Couple all of that with this: I love to feed other people. In fact, I love to overfeed people. During a particular time in my life, Ex had to take me aside and ask me to pull back the reins on feeding him and Amber. They were huffing and puffing at karate, due to my culinary fanaticism at the time. I still read recipes voraciously, intuiting how the dish will taste and present. I smack my lips, even when I know that I won't eat what I prepare - only my guests will taste the offering. And, yeah, I'm still guilty of intimate relationships with some decadent foods. My potato salad will clog an artery quickly. I make a red sauce that gives rise to exclamations of "Mama mia!" And I'm guilty of taking the Milky Way cake to far too many events - made with 6 Milky Way bars and iced with 2 more, it weighs about 5 pounds on the cake plate. I like to watch what other people eat, too. "Hey, what's that?" "You really going to eat that?"

I'm not sure whether to call it a date. I'm pretty sure the other party involved would call it a date. What I might consider a date will require much contemplation and may or may not take up some blog space at a future time, but that's not what this is about. I'd ridden on the back of his very fine motorcycle to the Fremont Street Experience. This was a completely different mode of transportation for me, and kind of fun, though I've never again sought it out ~ he'd thoughtfully provided both helmet and goggles. We stepped first into Hogs & Heifers Saloon where I was almost immediately knocked onto my ass by a very large woman dancing like no one was watching. Home girl had that little saying down to an art! Picking myself up and dusting myself off, I had to say, "I'm not really so comfortable in bars." My friend was OK with that. He was a long time recovering alcoholic who took me into Hogs & Heifers because he thought I might like it. I didn't. Walking outside, we came upon a Soul Food Festival and Street Fair. I stretched out of my comfort zone ~ the fried catfish was good. My friend insisted that I be photographed (twice) with the two Chippendale's dancers on the street, which is also not at all what I do. But I did, with fairly good grace. I did not like this experience. I had to ask these youngbloods how to pose. They told me. Hey - they pose with young and old women all day every day in little clothing and for a price. I wasn't anything new, special or different. They shave their backs. But apparently, not daily. Ugh.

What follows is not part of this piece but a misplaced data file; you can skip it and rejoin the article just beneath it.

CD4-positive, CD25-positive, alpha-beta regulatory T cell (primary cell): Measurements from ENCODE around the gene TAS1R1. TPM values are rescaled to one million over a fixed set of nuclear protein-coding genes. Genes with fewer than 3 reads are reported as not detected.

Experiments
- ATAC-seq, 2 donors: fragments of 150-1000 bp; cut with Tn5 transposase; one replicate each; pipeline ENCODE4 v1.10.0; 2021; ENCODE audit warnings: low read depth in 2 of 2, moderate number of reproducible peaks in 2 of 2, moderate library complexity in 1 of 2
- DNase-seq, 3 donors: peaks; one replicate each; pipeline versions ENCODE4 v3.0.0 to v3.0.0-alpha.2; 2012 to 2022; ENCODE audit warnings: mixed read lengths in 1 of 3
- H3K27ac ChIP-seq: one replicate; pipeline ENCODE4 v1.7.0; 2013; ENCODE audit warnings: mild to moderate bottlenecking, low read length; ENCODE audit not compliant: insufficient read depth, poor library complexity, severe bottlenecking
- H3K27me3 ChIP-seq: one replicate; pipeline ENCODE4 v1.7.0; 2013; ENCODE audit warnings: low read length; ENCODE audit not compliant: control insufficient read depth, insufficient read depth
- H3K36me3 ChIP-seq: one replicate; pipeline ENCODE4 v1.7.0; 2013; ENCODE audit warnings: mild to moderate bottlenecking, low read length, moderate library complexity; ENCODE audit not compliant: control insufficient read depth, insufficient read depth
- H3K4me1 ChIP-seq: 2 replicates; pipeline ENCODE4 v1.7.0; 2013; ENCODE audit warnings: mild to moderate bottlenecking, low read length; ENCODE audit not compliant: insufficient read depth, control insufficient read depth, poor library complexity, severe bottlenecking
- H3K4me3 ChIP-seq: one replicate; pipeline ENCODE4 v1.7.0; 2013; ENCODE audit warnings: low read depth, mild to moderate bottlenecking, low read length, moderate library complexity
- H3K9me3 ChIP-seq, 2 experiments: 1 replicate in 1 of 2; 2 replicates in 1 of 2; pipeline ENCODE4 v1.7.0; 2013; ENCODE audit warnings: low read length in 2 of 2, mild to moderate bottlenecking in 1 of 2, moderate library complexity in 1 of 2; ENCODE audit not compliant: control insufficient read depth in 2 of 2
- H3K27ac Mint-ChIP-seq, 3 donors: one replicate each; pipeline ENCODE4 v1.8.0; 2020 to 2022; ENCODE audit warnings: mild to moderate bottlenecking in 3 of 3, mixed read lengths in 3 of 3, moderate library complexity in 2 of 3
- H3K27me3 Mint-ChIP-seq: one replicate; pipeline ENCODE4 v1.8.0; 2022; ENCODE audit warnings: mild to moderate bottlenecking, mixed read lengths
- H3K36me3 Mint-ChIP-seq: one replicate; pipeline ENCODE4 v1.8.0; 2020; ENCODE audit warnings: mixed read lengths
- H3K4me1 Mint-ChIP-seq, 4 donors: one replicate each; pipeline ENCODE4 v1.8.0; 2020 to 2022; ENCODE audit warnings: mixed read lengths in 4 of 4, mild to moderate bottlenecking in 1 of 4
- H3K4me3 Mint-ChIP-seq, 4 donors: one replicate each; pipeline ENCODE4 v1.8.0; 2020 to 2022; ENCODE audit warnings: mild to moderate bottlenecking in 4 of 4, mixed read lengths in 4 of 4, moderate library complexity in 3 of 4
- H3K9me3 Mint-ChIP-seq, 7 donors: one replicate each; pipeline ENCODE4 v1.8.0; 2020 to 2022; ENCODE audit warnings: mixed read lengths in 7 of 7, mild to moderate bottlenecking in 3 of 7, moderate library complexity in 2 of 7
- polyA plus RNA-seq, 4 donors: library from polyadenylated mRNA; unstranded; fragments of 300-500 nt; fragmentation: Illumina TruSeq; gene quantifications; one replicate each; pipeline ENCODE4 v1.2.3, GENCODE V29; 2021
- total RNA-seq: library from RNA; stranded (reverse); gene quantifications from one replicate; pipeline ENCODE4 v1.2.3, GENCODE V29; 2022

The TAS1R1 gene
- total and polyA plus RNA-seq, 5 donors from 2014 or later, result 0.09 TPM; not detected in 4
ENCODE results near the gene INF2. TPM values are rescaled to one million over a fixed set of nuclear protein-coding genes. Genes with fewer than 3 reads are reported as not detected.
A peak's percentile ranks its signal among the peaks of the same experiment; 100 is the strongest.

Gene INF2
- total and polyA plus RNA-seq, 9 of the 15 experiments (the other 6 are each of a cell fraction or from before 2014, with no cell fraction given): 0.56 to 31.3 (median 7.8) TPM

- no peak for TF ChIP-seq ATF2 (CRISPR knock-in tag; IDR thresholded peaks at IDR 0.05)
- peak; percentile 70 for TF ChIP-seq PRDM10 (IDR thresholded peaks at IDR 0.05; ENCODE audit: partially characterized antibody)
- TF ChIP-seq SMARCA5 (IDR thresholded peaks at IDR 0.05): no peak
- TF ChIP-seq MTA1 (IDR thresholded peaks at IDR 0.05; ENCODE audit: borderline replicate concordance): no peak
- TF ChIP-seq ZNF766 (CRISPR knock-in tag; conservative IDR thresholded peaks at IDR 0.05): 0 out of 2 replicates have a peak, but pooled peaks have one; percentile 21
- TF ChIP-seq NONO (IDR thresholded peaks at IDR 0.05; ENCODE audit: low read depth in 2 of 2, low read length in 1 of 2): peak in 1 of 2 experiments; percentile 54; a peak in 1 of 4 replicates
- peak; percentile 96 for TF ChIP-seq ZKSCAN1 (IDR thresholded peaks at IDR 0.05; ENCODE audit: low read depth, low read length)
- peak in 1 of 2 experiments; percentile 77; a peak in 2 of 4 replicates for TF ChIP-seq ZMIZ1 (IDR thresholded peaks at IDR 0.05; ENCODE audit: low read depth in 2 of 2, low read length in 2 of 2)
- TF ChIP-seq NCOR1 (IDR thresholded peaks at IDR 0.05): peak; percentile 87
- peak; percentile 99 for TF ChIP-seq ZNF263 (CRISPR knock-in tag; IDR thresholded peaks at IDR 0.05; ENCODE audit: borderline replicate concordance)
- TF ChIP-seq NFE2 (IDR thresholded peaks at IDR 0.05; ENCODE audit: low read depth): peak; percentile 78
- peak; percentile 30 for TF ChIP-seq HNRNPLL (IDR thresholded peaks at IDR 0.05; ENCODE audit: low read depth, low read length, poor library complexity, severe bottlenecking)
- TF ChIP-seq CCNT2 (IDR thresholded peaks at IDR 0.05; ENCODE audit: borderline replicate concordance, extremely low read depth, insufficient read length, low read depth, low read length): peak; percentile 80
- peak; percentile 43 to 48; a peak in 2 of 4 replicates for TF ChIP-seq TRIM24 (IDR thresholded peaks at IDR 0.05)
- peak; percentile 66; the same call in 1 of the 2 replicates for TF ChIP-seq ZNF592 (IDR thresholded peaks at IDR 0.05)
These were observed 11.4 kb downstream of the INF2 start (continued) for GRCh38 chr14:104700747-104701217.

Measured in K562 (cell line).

Strolling along Fremont, I began to notice the " deep fried" signs. What? Fried Twinkies? Deep fried Oreos? Fried pizza? Oh, come on! Why? I mean would somebody really . . . well, presumably, because there were long lines in front of the establishments that sell such delicacies.

So, a little Yahoo News teaser caught my eye. I Googled, I Wikied. Yes, it really was deep fried spaghetti and meatballs on a stick. Though no nutritional information is immediately noticeable, there is a disclaimer that the recipe is a bit labor intensive and its creators intend to soon find out if deep fried lasagna might be a hit. I found other marvels - fried pickles, deep fried Coke, fried candy bars of every imaginable variety, and deep fried bacon. Bacon dedicated to you, Rraine! I've not yet quite figured these things out. You see, I like my spaghetti to smack against my chin and then I slurp it up like Lady and the Tramp. I'm not pickle crazy, but if I go there, I want it cold and crispy. Coke? That's a drink, where I come from! However, in the interest of public service, I thought to share these culinary delights so everyone has time to get some before the Rapture, now scheduled for some time in October. Hey, it won't kill ya! We're not going to be around long enough for these fat bombs to do us any harm. Or so I'm told.

Bon appetit!


  1. I'd be a more adventurous eater if you were allowed to order just one bite of something, to see if you like it. I hate having to get stuck eating a whole meal (especially if I paid for it) that I find out I don't particularly like.

  2. @ Kirk ~ Yes, perhaps if more establishments offered "sampling", I'd become more adventuresome. Geez, maybe I'd even try a bite of deep fried . . . nah. But, seriously, I'm with you. If the house is known for its spectacular whatever dish, then show me and I'll likely buy a serving. Wouldn't they rather have us return as happy, satisfied patrons?

  3. I've ALWAYS wanted to try a deep fried Twinkie. Like, morbidly curious. And deep fried Oreos. But, I can't seem to find them anywhere.